Dan Kildee, the treasurer of Genesee County (which includes Flint), came up with the idea, and outlined it to Barack Obama while Obama was campaigning. Kildee has now been approached byt he Federal government to apply the idea to other cities that have lost the support to remain as large as they are.

Virgin Galactic has broken ground in construction of the spaceport they'll use to launch commercial space flights. Construction has begun on the world's first spaceport. When this thing is done, it is officially The Future. Glee!

A team at UC Boulder found the shoreline of a 3-billion-year-old lake on Mars, which was once 80 square miles and 1500 feet deep (the article says that's roughly equivalent to Lake Champlain, but Champlain is more than 5 times that area; Champlain isn't as deep, though, so I guess the total volume might be equivalent). More interestingly, they found deltas surrounding the basin, indicating that the lake was probably long-lived. And if there was water for a long time depositing material into deltas, we may have just found a very good place to look for evidence of life on Mars.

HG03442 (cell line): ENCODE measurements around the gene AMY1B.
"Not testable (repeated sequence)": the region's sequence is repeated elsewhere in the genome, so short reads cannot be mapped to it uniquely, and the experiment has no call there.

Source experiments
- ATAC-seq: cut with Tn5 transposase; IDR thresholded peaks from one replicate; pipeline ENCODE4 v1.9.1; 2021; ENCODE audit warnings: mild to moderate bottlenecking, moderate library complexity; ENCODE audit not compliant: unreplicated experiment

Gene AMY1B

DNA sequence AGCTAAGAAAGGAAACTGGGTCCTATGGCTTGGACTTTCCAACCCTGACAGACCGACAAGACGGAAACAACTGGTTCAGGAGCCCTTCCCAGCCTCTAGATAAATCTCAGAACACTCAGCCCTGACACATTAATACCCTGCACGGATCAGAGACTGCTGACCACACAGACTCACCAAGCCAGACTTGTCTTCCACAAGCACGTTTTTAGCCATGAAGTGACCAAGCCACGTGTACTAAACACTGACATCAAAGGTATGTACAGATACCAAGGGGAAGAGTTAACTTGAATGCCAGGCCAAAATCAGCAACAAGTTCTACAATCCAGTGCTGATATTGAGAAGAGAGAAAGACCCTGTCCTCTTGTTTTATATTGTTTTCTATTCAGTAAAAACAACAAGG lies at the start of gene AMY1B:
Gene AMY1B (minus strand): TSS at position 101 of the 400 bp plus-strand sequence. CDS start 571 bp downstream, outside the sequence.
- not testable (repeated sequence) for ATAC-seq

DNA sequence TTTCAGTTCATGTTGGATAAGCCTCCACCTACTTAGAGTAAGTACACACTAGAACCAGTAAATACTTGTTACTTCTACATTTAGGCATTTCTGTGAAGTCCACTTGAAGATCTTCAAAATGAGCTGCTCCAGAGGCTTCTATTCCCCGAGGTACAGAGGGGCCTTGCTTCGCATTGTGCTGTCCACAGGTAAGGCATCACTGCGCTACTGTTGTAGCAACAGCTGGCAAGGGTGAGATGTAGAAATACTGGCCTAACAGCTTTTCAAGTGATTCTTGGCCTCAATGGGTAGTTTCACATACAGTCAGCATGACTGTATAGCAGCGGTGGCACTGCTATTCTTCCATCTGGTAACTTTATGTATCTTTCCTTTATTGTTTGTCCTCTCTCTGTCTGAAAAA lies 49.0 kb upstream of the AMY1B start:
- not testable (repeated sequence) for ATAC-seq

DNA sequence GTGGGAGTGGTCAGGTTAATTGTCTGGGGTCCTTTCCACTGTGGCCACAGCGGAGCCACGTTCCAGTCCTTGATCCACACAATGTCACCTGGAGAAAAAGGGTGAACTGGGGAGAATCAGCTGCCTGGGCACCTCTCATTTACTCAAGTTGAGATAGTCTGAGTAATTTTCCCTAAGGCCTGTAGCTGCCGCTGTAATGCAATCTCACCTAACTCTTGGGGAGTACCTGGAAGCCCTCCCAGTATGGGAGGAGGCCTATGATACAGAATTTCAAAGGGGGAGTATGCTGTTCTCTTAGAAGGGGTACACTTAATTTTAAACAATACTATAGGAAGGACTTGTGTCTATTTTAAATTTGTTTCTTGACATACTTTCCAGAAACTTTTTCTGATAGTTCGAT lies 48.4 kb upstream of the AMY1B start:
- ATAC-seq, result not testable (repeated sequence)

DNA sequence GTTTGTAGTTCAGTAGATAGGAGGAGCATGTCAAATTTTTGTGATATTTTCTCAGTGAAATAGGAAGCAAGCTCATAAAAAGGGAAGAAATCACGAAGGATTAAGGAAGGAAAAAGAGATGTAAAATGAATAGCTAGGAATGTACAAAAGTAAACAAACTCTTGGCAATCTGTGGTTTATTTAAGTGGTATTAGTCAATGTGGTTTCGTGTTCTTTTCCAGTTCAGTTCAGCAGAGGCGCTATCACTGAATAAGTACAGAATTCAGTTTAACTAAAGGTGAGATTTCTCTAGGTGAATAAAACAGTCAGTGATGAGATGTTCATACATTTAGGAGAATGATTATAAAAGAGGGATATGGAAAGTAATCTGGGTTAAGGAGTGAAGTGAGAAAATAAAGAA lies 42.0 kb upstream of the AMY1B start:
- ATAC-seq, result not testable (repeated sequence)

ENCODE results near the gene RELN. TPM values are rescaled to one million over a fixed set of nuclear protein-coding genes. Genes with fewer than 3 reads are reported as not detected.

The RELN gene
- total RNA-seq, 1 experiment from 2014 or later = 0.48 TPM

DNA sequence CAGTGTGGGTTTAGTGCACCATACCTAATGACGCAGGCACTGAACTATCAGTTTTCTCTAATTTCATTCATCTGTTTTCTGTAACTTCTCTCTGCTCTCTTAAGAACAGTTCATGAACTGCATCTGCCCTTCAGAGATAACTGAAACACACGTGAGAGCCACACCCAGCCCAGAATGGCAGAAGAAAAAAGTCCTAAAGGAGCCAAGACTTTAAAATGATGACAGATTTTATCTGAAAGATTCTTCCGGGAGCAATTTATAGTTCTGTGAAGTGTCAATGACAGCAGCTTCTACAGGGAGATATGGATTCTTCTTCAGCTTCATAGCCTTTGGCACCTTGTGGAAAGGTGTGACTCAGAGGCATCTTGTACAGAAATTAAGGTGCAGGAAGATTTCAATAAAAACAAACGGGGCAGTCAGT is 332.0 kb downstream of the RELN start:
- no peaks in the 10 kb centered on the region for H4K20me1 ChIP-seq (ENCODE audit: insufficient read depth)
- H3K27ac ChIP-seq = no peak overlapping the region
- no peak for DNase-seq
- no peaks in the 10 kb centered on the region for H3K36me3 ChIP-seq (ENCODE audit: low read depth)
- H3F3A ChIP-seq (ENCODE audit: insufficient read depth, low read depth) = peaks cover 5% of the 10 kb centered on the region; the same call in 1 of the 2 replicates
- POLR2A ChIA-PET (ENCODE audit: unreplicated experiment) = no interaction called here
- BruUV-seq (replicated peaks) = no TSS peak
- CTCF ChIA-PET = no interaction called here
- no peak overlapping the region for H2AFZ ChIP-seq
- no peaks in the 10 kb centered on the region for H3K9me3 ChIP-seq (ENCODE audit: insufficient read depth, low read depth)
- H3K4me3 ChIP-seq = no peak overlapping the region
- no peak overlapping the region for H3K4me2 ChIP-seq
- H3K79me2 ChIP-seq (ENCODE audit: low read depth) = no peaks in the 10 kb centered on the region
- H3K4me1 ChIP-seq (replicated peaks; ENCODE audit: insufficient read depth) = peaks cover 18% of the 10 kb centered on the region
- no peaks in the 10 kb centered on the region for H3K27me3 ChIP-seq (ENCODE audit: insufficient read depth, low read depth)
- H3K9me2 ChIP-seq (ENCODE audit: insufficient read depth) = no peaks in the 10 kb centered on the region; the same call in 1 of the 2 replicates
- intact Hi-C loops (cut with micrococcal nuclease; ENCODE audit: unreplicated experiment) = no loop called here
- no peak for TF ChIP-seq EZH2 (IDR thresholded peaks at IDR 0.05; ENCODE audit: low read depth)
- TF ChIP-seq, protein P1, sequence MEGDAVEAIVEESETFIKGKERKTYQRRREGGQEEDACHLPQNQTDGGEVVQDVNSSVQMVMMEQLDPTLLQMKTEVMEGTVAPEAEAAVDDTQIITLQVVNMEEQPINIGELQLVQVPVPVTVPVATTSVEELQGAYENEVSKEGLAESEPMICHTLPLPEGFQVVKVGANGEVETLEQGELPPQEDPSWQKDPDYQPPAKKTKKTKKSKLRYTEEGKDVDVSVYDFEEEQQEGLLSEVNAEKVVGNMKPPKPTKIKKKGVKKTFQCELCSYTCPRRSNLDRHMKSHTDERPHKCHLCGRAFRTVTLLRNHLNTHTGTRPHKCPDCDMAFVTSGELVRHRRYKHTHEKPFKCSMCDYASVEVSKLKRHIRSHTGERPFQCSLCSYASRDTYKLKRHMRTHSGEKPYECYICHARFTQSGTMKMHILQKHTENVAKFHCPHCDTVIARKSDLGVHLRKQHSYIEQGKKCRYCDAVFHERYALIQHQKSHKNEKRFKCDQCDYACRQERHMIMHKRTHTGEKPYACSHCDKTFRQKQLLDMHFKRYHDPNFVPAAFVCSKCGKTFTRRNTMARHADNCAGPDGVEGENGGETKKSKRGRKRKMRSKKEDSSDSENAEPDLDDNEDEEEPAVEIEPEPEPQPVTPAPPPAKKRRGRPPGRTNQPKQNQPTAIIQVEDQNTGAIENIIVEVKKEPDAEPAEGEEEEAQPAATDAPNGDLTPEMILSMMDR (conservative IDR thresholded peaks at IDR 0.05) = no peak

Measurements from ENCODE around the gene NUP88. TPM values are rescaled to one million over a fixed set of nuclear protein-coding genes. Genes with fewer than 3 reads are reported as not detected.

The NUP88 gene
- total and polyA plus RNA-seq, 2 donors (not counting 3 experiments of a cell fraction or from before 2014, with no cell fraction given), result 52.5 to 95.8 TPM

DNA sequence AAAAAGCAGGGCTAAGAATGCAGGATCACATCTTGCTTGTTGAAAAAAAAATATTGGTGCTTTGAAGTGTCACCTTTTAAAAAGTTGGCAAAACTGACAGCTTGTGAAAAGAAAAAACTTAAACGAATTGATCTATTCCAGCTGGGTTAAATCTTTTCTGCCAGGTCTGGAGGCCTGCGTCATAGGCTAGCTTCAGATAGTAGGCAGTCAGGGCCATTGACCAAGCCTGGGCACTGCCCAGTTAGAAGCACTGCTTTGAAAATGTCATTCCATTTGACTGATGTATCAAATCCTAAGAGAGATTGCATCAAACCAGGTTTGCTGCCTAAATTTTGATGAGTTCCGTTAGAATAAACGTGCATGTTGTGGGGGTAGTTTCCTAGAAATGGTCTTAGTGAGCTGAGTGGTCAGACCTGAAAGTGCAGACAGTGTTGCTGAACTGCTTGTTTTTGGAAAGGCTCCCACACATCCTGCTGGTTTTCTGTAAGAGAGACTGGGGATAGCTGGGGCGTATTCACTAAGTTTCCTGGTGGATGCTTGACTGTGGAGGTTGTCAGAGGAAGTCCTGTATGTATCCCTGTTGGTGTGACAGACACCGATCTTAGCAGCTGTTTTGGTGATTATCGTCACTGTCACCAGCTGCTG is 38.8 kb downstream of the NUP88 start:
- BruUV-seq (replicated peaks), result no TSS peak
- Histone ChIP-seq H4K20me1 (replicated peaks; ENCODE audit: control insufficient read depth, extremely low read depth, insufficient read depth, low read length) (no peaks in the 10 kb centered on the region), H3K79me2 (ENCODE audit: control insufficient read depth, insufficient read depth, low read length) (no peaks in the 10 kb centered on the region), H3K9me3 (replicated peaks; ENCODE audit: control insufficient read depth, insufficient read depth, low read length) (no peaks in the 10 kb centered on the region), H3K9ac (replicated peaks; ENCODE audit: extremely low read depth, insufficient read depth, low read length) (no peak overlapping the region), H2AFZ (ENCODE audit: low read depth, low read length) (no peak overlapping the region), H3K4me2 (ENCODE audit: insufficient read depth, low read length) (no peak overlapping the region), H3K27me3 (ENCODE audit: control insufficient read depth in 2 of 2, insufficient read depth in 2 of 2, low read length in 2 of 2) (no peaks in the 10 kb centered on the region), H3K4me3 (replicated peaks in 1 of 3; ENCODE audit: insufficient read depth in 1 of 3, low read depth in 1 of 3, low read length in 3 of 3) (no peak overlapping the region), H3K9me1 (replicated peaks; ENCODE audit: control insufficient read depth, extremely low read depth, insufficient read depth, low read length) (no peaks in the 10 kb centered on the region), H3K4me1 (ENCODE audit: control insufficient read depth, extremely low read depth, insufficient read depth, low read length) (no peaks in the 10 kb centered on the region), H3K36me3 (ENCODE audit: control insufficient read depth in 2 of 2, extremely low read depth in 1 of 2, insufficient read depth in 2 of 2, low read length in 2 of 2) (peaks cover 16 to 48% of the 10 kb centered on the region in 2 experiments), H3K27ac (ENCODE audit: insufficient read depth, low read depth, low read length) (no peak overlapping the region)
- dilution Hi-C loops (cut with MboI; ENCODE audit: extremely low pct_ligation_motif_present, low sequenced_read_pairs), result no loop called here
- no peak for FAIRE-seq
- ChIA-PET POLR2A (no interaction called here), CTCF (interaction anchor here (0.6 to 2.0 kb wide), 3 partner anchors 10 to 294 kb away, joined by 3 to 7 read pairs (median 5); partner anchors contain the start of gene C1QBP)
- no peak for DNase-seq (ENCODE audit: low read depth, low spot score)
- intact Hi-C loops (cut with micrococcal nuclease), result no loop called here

That's it for this week. As always, leave any comments on these or any of my other shared items below.

Friday, June 19, 2009

Vanilla Doesn't Mean Plain

I've always liked vanilla ice cream. It bugs me a little that people associate it with "plain;" it's not like other ice creams are made by starting with vanilla and then adding flavors. Just like you add chocolate to milk and sugar (and the other stuff they put in there to make it smooth, etc) to make chocolate ice cream, you add vanilla to milk and sugar to make vanilla ice cream.